Last weekend, my five-year-old daughter attended a kindergarten classmate’s birthday party. Her friend received the cute bow-and-ribbon hair accessories and Hello Kitty paraphernalia that you’d expect for her age, but she also came away with two dolls from the notorious Bratz collection. Now, I had heard that Bratz dolls were popular with young girls, but to have them make an appearance at this particular party brought the controversy close to home.
If you’re not familiar with the hullabaloo over Bratz dolls and their associated videos and other spinoffs, I’ve included a couple of visuals to serve as a helpful introduction. It’s easy to see that these are not the kind of dolls that kindergarteners, or even elementary school kids, have traditionally played with. Bratz characters routinely wear heavy makeup, short skirts or shorts, high heels, and tops that bare the midriff. Their faces are drawn with dreamy, sensual eyes and with lips that appear to have received one-too-many injections of collagen.
Of course, Bratz wouldn’t raise many eyebrows if they weren’t popular. Although sales have fallen in recent years amid legal wrangling over their intellectual property rights, more than 125 million Bratz dolls have been sold since their introduction in 2001. When sales were at their peak, Bratz garnered a 40% share of the fashion doll market, second only to Barbie. Some of the controversy lies in the fact that millions of parents have said Bratz are OK for their kids.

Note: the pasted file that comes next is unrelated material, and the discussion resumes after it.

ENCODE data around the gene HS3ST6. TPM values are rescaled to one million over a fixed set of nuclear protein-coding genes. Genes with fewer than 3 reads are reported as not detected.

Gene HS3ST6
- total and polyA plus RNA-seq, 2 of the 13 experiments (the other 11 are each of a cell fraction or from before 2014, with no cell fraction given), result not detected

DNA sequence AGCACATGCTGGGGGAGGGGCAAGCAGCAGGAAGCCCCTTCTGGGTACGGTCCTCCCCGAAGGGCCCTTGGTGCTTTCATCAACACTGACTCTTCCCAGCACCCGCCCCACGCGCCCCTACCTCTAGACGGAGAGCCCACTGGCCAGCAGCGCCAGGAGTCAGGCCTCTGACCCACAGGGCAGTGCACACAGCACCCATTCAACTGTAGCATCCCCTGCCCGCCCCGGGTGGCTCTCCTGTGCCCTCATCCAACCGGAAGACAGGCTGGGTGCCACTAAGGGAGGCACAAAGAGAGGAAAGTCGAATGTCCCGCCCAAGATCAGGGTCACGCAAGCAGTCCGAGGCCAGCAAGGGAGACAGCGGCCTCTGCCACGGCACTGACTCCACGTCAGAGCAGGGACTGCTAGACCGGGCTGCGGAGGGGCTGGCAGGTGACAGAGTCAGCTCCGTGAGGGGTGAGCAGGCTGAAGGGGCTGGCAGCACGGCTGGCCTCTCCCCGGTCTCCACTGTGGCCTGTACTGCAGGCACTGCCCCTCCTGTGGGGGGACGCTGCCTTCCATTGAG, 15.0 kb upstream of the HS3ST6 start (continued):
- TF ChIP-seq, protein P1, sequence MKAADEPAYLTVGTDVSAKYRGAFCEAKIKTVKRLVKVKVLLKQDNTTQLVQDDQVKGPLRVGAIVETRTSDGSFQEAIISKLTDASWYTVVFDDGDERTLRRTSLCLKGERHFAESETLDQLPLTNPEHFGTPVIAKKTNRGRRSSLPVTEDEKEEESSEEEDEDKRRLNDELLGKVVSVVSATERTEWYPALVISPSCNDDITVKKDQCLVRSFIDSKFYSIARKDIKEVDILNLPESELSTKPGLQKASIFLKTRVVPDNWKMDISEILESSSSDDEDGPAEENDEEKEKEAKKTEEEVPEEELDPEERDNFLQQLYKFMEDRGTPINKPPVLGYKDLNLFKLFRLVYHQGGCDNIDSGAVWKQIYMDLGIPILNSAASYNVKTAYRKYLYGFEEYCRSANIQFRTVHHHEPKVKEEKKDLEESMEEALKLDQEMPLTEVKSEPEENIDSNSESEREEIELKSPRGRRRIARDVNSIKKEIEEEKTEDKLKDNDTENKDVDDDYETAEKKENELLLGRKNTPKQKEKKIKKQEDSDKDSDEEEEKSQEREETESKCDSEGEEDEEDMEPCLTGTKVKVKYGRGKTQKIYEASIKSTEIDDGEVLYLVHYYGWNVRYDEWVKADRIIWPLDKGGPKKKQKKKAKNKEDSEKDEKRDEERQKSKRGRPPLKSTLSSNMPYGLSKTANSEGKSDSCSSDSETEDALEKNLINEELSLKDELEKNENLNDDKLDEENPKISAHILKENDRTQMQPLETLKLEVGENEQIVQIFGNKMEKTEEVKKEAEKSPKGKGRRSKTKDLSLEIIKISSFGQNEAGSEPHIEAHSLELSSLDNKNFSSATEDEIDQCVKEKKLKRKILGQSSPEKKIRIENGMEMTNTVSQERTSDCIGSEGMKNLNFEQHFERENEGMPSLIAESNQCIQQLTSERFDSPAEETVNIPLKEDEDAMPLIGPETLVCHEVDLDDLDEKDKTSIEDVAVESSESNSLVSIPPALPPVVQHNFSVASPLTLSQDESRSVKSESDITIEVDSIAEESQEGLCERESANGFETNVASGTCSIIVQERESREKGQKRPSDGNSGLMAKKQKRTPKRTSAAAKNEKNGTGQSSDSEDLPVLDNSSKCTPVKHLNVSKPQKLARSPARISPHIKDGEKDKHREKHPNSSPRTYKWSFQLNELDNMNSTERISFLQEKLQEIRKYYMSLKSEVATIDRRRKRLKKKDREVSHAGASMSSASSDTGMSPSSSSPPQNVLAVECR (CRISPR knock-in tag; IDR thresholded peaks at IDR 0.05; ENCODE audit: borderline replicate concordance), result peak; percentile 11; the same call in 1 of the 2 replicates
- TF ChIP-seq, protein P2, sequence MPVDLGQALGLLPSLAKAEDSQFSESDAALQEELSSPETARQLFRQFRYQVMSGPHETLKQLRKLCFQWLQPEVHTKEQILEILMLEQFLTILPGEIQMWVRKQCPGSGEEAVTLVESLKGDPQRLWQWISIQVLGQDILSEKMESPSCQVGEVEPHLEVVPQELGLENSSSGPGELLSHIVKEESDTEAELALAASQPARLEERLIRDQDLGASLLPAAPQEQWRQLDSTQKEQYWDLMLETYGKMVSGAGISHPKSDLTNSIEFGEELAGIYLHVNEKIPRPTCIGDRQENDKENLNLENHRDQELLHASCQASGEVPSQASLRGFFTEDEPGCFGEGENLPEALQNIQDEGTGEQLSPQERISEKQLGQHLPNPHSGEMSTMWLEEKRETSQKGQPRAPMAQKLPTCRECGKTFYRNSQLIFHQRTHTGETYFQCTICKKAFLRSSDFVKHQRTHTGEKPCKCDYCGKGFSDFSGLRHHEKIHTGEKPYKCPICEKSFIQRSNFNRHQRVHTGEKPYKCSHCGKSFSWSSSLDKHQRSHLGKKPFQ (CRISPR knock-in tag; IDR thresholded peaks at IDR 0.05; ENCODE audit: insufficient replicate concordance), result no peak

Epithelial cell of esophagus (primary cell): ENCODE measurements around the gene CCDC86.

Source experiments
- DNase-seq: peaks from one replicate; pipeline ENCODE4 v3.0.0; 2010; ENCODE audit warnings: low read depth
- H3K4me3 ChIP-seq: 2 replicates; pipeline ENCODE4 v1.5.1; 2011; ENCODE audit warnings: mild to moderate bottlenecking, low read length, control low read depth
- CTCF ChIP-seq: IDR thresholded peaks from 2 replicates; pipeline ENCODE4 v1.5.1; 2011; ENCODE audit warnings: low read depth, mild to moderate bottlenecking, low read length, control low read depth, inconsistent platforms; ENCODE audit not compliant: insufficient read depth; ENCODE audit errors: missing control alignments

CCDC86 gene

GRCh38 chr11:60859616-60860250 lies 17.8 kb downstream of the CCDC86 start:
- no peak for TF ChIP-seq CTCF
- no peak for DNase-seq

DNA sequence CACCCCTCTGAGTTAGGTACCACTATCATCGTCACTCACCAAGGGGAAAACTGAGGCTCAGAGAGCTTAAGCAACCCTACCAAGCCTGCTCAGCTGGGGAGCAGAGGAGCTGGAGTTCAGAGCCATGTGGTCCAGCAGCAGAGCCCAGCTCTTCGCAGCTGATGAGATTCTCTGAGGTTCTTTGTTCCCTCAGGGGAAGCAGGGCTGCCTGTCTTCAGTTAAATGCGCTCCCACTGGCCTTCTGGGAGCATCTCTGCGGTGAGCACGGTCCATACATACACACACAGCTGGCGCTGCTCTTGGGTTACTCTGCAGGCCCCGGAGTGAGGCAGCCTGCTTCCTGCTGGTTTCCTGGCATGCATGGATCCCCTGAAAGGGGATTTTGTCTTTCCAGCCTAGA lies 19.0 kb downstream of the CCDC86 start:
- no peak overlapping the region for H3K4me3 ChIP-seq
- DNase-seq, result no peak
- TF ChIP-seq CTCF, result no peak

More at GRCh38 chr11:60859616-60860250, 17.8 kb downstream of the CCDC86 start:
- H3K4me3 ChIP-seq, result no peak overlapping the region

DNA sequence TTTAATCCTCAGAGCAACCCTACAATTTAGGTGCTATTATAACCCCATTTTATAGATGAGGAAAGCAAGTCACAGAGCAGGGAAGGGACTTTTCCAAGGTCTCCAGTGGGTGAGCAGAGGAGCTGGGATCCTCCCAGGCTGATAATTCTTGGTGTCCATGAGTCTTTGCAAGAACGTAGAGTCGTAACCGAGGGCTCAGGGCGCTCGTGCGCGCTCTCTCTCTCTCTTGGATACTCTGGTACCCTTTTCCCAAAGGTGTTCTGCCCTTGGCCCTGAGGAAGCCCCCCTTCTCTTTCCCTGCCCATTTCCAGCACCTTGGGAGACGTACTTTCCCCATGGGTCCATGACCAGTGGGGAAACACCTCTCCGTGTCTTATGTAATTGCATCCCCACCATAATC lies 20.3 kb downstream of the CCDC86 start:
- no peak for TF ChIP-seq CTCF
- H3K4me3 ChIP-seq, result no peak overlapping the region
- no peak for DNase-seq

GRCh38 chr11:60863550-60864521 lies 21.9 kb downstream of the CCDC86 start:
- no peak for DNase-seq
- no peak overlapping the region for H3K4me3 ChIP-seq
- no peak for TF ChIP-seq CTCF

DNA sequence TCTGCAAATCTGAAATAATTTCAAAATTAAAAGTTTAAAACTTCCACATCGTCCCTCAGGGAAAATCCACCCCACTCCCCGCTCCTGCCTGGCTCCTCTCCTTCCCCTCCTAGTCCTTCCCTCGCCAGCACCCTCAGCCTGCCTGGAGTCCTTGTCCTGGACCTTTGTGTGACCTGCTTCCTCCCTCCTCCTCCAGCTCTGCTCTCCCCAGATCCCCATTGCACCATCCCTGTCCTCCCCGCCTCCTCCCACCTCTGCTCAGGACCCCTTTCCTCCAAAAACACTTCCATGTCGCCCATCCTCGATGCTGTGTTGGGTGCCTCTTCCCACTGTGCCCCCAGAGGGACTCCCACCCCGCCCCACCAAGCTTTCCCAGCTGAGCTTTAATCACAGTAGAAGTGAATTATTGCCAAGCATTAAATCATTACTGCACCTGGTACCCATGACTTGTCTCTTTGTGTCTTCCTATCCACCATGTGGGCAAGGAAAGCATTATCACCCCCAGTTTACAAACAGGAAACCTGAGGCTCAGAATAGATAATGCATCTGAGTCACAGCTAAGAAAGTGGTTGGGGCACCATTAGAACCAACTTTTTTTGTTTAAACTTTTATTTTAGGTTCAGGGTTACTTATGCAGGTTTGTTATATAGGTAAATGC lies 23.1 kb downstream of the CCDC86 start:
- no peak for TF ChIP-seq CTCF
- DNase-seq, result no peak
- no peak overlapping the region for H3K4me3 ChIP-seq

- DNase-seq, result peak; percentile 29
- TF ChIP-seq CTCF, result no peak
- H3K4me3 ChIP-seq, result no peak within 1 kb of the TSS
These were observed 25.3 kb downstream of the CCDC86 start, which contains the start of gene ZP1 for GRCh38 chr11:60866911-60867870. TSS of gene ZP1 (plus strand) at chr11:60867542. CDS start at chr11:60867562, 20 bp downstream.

But as for me and my house, two things speak louder. First, most professional psychologists and therapists who opine in the media have flagged Bratz as likely to impact young girls in an emotionally unhealthy way. In 2007, the American Psychological Association specifically named Bratz as an example of dolls that contribute to girls’ early sexualization. A year before that, developmental psychologists in Great Britain warned that Bratz dolls would negatively impact girls’ body image and self-esteem. If the greater part of the psychological community is correct, then Bratz at least contributes to the development of body image issues, eating disorders, and sexual issues for many girls.
Now, I’m no alarmist, saying, “If my daughters play with Bratz even once, they’re going to be saddled with all kinds of problems!” But that brings me to the second factor that sways me against Bratz – parental common sense. Call it a feeling, a kind of Spidey-sense, or even Spirit-led discernment; Bratz dolls just don’t seem age-appropriate for young girls. It’s probably the same parental instinct that prompts me to repeat to my daughters, for the hundredth time, to look both ways before crossing the street. It’s perhaps the same impulse that reminds me to look for plastic food and drink containers that are BPA-free, or to request thimerosal-free vaccinations, even though I buy the argument that there’s no link between thimerosal and autism. If it’s my daughters’ physical health we’re talking about, then why take a chance?
And if it’s my daughters’ physical and emotional and spiritual health that we’re talking about, then why take that chance? When coupled with the opinions of most psychologists and therapists, parental common sense wins out. To me, it’s just the better part of wisdom to guard my home against an infestation of Bratz.